It cannot be said that no injury is done to the plaintiff in error, and that he has no right to complain by reason of the violation of the agreement attempted to be set up, in presenting the draft for acceptance before it had been ascertained whether the other draft had been provided for, and suing, as upon a cause of action, for its dishonor by non-acceptance.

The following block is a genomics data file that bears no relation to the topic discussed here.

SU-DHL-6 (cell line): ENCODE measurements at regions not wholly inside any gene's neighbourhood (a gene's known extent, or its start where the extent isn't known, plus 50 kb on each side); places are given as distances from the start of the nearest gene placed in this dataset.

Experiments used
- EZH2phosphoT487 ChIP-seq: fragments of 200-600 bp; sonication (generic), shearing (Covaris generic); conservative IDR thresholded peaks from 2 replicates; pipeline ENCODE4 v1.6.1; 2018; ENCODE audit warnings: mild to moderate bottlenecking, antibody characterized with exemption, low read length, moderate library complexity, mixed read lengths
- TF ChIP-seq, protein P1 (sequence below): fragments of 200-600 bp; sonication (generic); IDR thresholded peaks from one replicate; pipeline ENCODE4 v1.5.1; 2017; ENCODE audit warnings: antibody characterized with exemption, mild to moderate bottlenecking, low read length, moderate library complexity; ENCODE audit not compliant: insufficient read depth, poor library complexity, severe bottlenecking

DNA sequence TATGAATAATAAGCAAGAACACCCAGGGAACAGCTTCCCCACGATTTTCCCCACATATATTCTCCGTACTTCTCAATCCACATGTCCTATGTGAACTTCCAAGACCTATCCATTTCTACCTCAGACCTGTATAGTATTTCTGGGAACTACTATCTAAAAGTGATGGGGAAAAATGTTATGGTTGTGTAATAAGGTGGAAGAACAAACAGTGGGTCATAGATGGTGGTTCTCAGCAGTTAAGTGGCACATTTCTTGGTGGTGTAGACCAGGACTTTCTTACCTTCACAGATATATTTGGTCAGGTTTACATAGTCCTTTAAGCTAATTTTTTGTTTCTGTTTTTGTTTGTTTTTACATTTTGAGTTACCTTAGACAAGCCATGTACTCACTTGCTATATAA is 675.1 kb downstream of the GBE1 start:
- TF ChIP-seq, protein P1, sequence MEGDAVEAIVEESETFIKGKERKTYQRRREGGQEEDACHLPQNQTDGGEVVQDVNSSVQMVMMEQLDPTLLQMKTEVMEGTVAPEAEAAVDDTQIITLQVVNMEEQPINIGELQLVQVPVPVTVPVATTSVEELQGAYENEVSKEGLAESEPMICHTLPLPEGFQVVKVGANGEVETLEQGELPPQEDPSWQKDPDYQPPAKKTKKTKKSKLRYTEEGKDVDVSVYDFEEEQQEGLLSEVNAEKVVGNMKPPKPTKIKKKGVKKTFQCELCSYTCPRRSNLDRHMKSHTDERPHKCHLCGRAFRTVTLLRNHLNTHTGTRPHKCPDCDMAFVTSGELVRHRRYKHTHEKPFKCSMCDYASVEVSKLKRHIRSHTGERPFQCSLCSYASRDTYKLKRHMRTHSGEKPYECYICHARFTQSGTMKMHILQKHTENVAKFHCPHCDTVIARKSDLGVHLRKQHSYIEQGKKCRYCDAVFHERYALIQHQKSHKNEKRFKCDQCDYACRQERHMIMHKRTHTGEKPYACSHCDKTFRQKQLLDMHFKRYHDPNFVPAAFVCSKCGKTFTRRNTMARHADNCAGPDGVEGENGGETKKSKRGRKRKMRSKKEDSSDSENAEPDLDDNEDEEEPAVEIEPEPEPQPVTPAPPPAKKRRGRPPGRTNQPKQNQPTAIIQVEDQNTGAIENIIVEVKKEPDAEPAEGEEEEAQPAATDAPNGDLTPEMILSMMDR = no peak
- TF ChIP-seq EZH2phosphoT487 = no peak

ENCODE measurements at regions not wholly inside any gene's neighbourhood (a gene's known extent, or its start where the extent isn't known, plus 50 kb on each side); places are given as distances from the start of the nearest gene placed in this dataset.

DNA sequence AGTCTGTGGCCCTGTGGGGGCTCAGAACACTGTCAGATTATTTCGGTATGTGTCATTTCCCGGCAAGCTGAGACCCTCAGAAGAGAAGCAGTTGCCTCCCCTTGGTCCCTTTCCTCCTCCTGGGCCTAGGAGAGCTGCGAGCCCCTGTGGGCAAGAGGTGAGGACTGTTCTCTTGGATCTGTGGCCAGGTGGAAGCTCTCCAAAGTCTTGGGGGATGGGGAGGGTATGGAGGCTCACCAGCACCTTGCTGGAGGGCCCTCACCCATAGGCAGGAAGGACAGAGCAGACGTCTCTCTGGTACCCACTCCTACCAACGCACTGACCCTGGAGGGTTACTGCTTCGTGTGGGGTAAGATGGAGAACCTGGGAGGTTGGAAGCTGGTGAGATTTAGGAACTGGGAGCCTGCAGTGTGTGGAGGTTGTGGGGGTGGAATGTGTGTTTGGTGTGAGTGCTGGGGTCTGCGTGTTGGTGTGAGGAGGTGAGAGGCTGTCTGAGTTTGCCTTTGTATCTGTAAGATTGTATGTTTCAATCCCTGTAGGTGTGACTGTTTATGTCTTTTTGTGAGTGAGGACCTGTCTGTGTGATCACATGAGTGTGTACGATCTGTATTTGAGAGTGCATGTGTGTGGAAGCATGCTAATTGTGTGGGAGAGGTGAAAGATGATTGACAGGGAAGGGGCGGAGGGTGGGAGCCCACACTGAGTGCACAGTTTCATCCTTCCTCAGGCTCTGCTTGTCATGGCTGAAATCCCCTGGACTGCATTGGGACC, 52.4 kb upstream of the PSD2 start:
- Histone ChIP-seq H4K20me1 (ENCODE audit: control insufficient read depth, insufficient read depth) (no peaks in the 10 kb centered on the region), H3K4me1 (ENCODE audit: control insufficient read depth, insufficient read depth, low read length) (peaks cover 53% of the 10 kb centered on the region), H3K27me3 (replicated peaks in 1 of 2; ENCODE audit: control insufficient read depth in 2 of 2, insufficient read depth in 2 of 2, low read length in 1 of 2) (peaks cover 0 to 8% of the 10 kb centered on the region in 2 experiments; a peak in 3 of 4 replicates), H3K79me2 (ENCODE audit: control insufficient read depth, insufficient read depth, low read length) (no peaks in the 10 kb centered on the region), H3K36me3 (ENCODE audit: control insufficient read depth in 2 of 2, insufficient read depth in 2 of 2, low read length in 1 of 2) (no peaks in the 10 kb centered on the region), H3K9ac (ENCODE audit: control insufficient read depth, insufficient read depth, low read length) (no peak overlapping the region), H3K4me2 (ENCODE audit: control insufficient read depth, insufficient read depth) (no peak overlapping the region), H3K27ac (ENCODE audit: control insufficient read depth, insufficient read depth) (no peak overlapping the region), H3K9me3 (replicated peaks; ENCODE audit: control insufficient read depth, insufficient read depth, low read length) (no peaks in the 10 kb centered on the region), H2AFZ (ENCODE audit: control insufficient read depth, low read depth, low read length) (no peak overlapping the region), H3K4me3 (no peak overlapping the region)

The draft sued on, by its terms, was due on the 23d day of March, 1855, and was presented for non-acceptance, and protested on the 10th day of June, 1854; and the other draft was provided for in July, 1854, and the suit was commenced on the 9th day of February, 1855, one month and fourteen days before the draft sued on became due according to its terms, and without any application for acceptance, on or after the time when the first draft was provided for. From this statement, we think sufficient cause of complaint arises. A debt for a large amount is created, and is to be provided for by payment by the defendant to the plaintiff below; two drafts are drawn by the defendants upon their correspondents in New Orleans in favor of the plaintiff below, one having but a short time to run to maturity, and the other at twelve months after date; and at the time, it is agreed by the parties that the latter draft is not to be presented for acceptance until the former is provided for by the drawer, and this agreement is made in consideration of the drawing of the drafts, and concurrent therewith. The short draft is provided for before the other becomes due; and before the maturity of the same, an action is commenced upon a cause of action, by virtue of a protest made in violation of the agreement on the subject. It would be strange, indeed, if no complaint could be made under such circumstances. We think it enough that contracts are performed, or their performance enforced by suit at the time, or after they become due.